The new Dubai International Financial Centre (DIFC) Data Protection Law (DPL) 2020 law, coming into effect from July 1, is expected to bring enhanced governance and transparency obligations.
Even though the law comes into force from July, businesses to which the law applies will have a grace period of three months, until October 1, 2020, giving organisations just a few months to make necessary changes required to bring compliance frameworks into line with the new law.
The new Data Protection Law replaces Data Protection Law DIFC Law No 1 of 2007, which was already one of the most advanced in the region, places Dubai and DIFC at the forefront of data protection in the region and enabling the financial hub to enhance the Centre’s data protection practices related to global data, security and privacy best practice.
It is now more important than ever for companies to have a data management strategy to ensure data compliance is taking place within an organisation – both from an operational and cultural perspective.
By encouraging data responsibility and implementing the latest data management tools, businesses can do their bit in preparing themselves for DPL 2020.
The new DPL 2020 law will actively benefit companies in a range of ways. Not only will it manage data effectively and ensure data compliance, but it will also increase companywide efficiency; provide a competitive advantage and protection against malware attacks.
The new DIFC Law reflects many of the requirements of the EU’s General Data Protection Regulation (GDPR) seen by many as the ‘gold standard’ for data protection compliance.
“From our previous experience in preparing for the GDPR coming into force, we recommend that organisations should start planning now. In particular, organisations should prioritise fact gathering and other time-intensive tasks such as contract remediation,” Kellie Blyth, head of Data and Technology at Baker McKenzie, said.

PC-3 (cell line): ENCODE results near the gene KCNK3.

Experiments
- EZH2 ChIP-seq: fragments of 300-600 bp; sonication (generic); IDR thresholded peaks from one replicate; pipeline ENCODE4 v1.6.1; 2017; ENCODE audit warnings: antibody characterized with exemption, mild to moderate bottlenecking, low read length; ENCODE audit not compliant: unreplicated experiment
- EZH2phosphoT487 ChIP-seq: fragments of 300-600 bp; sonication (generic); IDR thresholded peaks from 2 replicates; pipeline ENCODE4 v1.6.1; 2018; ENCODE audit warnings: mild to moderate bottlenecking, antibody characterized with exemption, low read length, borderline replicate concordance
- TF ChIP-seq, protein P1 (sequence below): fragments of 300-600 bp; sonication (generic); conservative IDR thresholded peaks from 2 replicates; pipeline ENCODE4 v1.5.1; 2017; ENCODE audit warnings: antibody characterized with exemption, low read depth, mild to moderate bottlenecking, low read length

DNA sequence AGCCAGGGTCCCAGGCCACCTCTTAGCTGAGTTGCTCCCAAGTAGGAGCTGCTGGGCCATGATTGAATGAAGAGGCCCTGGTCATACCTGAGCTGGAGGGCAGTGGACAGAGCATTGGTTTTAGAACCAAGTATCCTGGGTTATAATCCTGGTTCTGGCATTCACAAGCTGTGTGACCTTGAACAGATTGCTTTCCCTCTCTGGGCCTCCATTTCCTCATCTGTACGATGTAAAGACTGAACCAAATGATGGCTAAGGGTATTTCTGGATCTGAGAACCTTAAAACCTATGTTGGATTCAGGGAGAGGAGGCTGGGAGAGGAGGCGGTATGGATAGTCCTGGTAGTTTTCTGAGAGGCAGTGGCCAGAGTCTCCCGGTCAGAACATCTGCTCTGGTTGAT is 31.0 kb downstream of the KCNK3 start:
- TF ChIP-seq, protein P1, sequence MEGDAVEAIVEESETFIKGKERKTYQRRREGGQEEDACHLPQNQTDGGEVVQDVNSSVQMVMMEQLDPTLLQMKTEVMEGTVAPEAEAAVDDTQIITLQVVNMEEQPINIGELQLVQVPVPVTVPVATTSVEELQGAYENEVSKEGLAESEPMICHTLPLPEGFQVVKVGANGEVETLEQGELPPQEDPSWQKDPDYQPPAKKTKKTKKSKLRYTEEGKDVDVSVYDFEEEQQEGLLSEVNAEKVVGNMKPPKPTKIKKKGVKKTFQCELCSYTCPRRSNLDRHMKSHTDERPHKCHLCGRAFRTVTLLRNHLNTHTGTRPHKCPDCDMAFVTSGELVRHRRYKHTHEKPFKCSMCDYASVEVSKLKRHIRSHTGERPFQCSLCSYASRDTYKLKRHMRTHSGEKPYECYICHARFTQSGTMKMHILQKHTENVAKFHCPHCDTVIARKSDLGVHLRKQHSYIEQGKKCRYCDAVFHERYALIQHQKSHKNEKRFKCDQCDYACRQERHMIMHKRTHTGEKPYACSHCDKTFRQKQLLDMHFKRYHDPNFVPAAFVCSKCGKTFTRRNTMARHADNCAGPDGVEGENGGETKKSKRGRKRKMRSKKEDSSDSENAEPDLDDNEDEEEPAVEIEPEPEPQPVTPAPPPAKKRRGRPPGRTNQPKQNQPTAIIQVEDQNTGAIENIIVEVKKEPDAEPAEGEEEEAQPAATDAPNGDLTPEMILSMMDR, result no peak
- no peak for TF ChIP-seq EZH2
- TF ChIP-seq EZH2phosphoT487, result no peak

However, she said that there are some key differences between the GDPR and new DIFC Law, which organisations should be aware of.
“The new DIFC Law requires Controllers and Processors to appoint a DPO [data protection officer] if they carry out high-risk processing activities on a systematic or regular basis or if required to do so by the Commissioner.
“If a Controller or Processor is not required to appoint a DPO, the organisation must allocate responsibility within its organisation for oversight and compliance with its data protection obligations under the new DIFC Law (or any other applicable data protection law),” she said.
Time to act
The DPO must reside in the UAE, Blyth said unless the DPO is employed within the organisation’s group and performs a similar function for the group on an international basis.
Blyth urged organisations in the DIFC to move swiftly to review their current data processing practices and to identify where their existing data protection policies and procedures will need to be updated to reflect the requirements of the new law.
“An important difference between the new DIFC Law and the GDPR is that DPOs are required to conduct an annual assessme
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